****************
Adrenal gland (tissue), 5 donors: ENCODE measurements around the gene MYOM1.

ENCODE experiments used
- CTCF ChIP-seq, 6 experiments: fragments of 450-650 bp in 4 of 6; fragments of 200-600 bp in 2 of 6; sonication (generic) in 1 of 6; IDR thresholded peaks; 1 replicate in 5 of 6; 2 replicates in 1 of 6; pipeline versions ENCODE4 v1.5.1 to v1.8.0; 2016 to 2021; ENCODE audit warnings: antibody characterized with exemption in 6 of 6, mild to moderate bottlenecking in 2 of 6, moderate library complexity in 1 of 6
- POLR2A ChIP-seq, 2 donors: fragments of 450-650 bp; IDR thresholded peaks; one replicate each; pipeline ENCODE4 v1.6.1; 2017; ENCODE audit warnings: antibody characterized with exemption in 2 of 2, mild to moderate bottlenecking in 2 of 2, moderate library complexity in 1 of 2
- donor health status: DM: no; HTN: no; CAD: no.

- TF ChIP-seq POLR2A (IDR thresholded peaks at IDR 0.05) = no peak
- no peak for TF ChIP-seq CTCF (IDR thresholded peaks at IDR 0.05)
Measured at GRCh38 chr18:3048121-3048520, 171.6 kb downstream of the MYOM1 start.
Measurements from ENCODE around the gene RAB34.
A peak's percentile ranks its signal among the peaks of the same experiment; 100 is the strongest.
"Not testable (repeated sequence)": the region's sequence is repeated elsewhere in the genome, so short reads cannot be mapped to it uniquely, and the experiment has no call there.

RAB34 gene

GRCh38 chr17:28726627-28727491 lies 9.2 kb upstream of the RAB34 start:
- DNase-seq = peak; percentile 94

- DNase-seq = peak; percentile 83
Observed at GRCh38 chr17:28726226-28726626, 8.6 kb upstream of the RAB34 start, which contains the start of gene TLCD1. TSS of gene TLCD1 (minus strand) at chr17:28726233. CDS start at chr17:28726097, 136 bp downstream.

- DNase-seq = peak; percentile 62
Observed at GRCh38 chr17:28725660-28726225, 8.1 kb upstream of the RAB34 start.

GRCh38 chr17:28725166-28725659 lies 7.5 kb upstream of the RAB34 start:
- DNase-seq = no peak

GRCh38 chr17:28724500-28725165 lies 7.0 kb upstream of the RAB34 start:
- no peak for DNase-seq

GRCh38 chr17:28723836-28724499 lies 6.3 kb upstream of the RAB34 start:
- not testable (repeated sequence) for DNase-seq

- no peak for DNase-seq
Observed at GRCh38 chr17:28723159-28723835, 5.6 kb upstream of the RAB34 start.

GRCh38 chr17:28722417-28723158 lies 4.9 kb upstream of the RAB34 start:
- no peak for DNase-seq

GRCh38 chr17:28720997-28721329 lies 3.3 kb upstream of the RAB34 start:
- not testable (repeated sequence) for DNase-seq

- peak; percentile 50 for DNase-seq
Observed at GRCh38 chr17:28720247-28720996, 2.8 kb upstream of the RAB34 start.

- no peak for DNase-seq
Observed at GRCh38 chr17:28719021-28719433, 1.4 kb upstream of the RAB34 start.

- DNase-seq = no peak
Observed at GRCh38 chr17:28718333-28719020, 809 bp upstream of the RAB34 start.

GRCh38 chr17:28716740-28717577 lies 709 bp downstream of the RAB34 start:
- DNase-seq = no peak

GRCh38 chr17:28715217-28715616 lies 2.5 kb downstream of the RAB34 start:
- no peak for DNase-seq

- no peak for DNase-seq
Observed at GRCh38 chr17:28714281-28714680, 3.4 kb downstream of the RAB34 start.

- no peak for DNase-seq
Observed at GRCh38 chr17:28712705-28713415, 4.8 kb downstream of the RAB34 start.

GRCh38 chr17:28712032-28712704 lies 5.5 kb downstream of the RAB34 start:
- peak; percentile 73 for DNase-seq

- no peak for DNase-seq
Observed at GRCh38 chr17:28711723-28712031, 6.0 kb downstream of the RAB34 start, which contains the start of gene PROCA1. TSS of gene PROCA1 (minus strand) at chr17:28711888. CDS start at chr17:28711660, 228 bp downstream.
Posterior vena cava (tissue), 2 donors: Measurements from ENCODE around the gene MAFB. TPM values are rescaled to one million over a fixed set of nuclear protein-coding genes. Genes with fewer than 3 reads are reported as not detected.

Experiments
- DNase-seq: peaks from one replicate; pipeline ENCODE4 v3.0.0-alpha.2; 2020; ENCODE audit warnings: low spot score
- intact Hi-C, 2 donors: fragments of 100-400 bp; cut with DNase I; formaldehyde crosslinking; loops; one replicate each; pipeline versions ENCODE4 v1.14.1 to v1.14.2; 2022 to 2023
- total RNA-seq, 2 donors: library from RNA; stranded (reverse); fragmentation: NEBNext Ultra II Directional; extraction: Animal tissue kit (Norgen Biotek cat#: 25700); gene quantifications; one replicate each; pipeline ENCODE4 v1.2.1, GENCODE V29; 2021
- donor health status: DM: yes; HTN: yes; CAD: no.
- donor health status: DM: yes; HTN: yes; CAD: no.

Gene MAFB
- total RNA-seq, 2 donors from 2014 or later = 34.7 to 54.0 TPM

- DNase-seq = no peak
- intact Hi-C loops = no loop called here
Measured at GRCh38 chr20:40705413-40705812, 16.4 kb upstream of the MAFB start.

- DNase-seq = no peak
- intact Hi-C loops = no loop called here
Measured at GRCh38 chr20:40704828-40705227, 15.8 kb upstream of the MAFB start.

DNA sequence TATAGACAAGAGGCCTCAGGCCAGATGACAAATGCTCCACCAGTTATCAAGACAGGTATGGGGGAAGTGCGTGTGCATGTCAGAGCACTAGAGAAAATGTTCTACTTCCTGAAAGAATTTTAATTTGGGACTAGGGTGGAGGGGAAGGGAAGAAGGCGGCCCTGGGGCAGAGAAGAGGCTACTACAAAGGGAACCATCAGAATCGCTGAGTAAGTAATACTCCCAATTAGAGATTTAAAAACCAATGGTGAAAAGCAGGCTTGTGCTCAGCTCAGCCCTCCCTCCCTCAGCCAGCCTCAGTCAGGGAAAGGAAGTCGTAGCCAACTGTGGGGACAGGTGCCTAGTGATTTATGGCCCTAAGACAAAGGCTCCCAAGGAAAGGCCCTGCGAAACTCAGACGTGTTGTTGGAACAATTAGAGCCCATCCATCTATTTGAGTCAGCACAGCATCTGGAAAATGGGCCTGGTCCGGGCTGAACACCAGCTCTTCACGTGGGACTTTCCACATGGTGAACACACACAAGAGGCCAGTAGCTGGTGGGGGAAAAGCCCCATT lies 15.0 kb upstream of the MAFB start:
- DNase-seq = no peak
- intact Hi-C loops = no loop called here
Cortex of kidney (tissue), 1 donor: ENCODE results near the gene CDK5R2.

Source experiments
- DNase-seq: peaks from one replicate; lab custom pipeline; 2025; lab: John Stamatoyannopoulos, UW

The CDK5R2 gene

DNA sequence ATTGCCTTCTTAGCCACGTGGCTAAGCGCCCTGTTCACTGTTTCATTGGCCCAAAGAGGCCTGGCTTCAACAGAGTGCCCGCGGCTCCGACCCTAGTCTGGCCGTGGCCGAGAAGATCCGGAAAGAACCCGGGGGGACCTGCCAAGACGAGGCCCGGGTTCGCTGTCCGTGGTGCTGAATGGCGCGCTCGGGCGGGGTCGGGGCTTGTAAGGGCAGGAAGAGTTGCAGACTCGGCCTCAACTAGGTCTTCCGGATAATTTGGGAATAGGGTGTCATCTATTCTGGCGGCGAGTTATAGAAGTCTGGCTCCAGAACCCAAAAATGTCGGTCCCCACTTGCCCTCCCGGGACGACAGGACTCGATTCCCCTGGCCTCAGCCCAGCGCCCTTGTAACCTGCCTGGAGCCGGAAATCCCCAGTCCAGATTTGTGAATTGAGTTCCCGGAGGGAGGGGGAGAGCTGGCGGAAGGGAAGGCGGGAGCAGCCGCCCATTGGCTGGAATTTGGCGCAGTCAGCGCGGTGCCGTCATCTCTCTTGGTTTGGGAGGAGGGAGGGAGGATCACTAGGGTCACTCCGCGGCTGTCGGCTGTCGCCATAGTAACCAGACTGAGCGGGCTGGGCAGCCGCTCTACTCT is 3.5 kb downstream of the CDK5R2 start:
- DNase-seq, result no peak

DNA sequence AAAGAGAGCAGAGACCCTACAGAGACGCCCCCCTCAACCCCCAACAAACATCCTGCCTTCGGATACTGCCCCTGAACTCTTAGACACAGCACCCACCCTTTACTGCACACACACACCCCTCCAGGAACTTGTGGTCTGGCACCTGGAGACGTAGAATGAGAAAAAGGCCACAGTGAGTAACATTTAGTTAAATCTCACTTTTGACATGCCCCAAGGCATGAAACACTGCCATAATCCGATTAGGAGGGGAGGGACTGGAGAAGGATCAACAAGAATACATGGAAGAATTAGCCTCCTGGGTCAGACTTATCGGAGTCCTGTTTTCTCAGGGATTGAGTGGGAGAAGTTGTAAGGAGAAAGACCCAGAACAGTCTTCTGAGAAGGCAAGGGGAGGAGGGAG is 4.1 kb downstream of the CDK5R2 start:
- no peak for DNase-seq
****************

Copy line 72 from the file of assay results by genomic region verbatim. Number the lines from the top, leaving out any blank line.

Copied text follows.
- DNase-seq, result no peak